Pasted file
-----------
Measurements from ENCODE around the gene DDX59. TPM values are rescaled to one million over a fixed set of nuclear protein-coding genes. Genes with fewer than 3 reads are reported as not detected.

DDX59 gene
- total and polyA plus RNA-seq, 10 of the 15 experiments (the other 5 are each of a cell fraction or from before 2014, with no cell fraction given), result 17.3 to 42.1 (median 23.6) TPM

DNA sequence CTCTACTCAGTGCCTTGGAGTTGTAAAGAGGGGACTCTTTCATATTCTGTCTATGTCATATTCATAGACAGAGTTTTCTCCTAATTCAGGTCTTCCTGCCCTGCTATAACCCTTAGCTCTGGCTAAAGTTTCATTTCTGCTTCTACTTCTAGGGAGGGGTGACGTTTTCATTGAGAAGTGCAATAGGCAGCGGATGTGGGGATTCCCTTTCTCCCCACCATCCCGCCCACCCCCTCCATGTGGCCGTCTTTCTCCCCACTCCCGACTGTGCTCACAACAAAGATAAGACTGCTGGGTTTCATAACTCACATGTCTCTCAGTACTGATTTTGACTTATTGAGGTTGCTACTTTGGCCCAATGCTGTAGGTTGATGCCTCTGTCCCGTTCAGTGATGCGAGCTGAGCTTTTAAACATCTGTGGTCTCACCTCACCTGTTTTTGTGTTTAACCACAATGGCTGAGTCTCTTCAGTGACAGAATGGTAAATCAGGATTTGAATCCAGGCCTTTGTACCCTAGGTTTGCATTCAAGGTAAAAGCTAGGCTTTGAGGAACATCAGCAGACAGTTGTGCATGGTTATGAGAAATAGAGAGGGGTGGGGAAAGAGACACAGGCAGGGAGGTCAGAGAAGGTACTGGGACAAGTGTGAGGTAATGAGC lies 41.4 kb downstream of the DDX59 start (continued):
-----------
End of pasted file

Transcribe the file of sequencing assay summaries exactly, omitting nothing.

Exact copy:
Measurements from ENCODE around the gene DDX59. TPM values are rescaled to one million over a fixed set of nuclear protein-coding genes. Genes with fewer than 3 reads are reported as not detected.

DDX59 gene
- total and polyA plus RNA-seq, 10 of the 15 experiments (the other 5 are each of a cell fraction or from before 2014, with no cell fraction given), result 17.3 to 42.1 (median 23.6) TPM

DNA sequence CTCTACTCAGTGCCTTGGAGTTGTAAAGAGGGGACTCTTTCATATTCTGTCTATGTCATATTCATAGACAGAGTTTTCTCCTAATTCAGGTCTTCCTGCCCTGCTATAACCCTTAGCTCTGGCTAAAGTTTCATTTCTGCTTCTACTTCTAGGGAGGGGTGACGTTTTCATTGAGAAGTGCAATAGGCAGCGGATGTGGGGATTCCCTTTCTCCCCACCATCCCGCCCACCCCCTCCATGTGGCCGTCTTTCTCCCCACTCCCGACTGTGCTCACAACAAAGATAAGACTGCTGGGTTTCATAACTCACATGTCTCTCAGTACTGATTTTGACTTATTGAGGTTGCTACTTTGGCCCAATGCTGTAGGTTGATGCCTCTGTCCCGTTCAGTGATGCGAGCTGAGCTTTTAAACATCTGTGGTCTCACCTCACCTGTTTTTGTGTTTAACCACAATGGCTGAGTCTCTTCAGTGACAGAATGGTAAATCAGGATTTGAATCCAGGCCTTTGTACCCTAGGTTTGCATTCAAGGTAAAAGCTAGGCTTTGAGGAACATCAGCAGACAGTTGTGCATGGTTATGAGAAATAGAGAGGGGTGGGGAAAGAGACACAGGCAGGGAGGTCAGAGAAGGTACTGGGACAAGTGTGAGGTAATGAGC lies 41.4 kb downstream of the DDX59 start (continued):